Zaha Hadid in Hoxton Square

Back in 2008 permission was granted for a new 5 storey building by Zaha Hadid at 33-35 Hoxton Square (2008/1321). Then nothing happened. But a planning application has just been submitted for an extension to the permitted time of consent. So we may yet see Hadid in Hoxton. Personally I wish we could enjoy more architectural contrasts such as this across the borough and not just in Shoreditch/Hoxton.Hadid in Hoxton Sq


  1. The current building (which is dire) is up for rent, so it looks like a speculative thing to get the permission extended, unfortunately.

  2. The current building is indeed rather dire, but the new design by Ms Hadid is surely a bit of a joke? Isn’t it???

  3. Avant garde perhaps, but no joke. Personally, I’d find it a refreshing note of contrast in this conservative borough. What sort of thing would you like to see here @BillE8 ?

  4. It’s grey. It will weather incredibly badly. It’s too tall. It merely shouts \Look at me! I’m tall and grey and weird-looking!” It is hemmed in. It detracts from the already fine buildings around it and opposite it. It is a clever idea but in the wrong place. It’s the wrong style of design for the square one of the area’s most calm places – calm because of its buildings and layout. Avant garde perhaps but Ms Hadid’s best designs work best when they are either echoing their immediate buildings or you come across them surprisingly in the middle of nowhere – then they soar and amaze.”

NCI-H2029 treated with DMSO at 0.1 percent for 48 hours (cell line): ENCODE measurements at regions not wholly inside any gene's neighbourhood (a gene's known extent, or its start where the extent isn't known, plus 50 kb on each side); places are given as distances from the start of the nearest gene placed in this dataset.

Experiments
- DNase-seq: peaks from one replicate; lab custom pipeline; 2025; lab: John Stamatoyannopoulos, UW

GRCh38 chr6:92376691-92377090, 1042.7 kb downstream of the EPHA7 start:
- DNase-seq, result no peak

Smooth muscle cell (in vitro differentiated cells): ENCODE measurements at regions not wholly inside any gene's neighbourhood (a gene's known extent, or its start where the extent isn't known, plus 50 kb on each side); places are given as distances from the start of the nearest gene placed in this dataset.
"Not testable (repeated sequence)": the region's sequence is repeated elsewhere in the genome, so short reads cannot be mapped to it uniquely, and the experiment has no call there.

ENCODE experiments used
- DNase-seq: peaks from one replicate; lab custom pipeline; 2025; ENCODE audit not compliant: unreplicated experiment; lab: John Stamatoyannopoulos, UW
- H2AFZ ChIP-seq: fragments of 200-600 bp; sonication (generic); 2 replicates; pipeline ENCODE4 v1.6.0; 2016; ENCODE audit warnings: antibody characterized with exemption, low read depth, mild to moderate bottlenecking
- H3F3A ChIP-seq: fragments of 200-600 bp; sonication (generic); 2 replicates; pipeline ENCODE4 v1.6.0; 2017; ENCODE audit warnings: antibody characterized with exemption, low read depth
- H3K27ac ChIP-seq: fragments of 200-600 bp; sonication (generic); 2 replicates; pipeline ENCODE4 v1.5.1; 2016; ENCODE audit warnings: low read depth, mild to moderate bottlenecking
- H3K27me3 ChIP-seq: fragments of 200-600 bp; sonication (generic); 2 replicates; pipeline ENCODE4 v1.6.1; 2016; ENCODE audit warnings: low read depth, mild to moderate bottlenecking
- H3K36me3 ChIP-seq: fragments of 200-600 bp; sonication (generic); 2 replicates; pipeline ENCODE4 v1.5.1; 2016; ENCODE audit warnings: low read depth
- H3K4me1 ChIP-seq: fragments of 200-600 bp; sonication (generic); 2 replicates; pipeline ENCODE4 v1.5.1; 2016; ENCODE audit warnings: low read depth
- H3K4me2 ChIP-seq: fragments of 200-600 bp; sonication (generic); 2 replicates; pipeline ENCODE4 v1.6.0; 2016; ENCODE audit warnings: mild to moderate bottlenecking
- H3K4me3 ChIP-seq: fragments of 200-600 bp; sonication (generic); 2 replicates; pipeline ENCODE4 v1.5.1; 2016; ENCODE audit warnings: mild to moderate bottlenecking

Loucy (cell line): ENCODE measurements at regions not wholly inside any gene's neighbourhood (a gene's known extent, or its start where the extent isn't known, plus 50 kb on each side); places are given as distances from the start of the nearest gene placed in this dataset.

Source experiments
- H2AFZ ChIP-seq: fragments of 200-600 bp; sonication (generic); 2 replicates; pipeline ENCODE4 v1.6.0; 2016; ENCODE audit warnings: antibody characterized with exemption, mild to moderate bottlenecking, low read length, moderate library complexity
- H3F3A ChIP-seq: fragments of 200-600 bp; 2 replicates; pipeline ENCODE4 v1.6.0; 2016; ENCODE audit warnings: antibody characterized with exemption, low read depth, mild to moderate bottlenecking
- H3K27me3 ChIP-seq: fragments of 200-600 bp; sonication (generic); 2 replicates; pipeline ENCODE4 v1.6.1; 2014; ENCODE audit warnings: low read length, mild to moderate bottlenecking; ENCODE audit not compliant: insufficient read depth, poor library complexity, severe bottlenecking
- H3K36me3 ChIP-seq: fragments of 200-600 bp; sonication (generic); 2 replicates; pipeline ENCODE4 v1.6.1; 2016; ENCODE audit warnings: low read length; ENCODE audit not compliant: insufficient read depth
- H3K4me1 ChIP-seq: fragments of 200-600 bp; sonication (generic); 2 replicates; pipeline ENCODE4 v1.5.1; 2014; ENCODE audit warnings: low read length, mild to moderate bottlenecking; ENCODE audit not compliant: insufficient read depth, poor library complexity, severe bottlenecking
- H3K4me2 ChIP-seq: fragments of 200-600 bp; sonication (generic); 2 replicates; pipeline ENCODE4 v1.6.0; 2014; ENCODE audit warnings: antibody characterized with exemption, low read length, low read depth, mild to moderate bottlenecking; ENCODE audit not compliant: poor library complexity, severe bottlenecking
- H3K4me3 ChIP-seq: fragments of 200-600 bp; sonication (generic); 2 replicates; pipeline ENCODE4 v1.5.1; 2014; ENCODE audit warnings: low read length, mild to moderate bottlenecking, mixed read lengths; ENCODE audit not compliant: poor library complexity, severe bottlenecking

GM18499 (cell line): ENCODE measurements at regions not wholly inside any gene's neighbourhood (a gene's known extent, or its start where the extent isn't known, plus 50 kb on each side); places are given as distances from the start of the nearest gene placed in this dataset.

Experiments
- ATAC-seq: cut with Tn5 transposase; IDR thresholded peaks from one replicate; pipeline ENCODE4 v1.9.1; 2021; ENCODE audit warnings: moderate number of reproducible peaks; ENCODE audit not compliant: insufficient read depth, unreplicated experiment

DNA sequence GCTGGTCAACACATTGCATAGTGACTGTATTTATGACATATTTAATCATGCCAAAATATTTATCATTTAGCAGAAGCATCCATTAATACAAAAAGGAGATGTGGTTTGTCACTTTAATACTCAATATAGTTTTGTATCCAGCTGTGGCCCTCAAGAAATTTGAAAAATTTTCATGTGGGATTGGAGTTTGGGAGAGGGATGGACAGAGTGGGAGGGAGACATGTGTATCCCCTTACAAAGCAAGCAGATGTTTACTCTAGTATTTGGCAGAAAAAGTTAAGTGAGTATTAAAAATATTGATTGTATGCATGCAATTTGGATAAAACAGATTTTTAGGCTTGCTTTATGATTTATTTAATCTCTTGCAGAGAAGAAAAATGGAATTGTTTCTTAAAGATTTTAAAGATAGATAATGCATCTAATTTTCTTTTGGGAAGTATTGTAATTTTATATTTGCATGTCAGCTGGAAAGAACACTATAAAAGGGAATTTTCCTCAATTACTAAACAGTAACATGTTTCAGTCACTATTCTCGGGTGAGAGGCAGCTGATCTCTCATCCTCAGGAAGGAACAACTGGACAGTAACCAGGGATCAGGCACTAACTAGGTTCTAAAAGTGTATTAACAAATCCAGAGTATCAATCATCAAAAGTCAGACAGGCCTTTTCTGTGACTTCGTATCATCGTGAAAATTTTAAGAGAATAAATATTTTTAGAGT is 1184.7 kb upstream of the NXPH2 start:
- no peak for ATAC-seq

5. Why \too tall”? Too tall for what? I’d guess that it’s about the same height as the buildings opposite (not that that should be a limitation). I get that you don’t like it but I was wondering about what sort of new building you’d like to see there in its place?”

  6. Too tall for the square – too tall to fit in. It looms above the other buildings and has quite an imposing mood to it. All that blank grey aluminium is not welcoming, which I think goes against what a building in the square should be.I’d like to see a building that fits and inspires and welcomes and states its purpose and is respected for being part of where it is, not a building that is clever for its own sake. I’m not an architect, so I have no idea what would suit the space, but I believe that this is not the right one –  it will become a clever idea that was clever for a few years then will be regretted by residents there and we will wonder how the building ever got planning permission. I agree that Hackney suffers from a conservative attitude to its buildings, but this design is badly placed and would suit a better one where its undoubted merits can be appreciated properly.

  7. if buildings never stood out from their peers, weren’t taller, weren’t innovative, then we’d still all be living in wattle and daub huts. I’m sure there are better options for the site, but to limit its ambition based on the limited ambition of the surrounding buildings is not a caveat i’d like to see.

  8. \Too tall for the square – too tall to fit in.”But we’ve always broken building heights. Since when is it the function of modern architecture to “fit in”? From mud huts to timber framed houses to Georgian 5-storey terraces to Victorian mansion blocks to ten-storey Art Deco apartment blocks to mid-20th century high-rise. All progress by definition doesn’t “fit in”. Surely all our contrasting styles and building heights is part of what makes London such an interesting place to live as opposed to some more homogeneous cities.Perhaps ironically this obsession with maintaining building heights is a rather recent mindset.”

  9. I like the glass on this project and how it will  be reflecting the trees and the square. I believe that the Gurkin or the Shard are adding to the London skyline , why not doing it at lower levels too?

  10. This application was up before the planning committee last night.Hackney Planning has just informed me that;\Members resolved to extend the planning permission subject to the completion of a deed of variation to the s106 agreement.””

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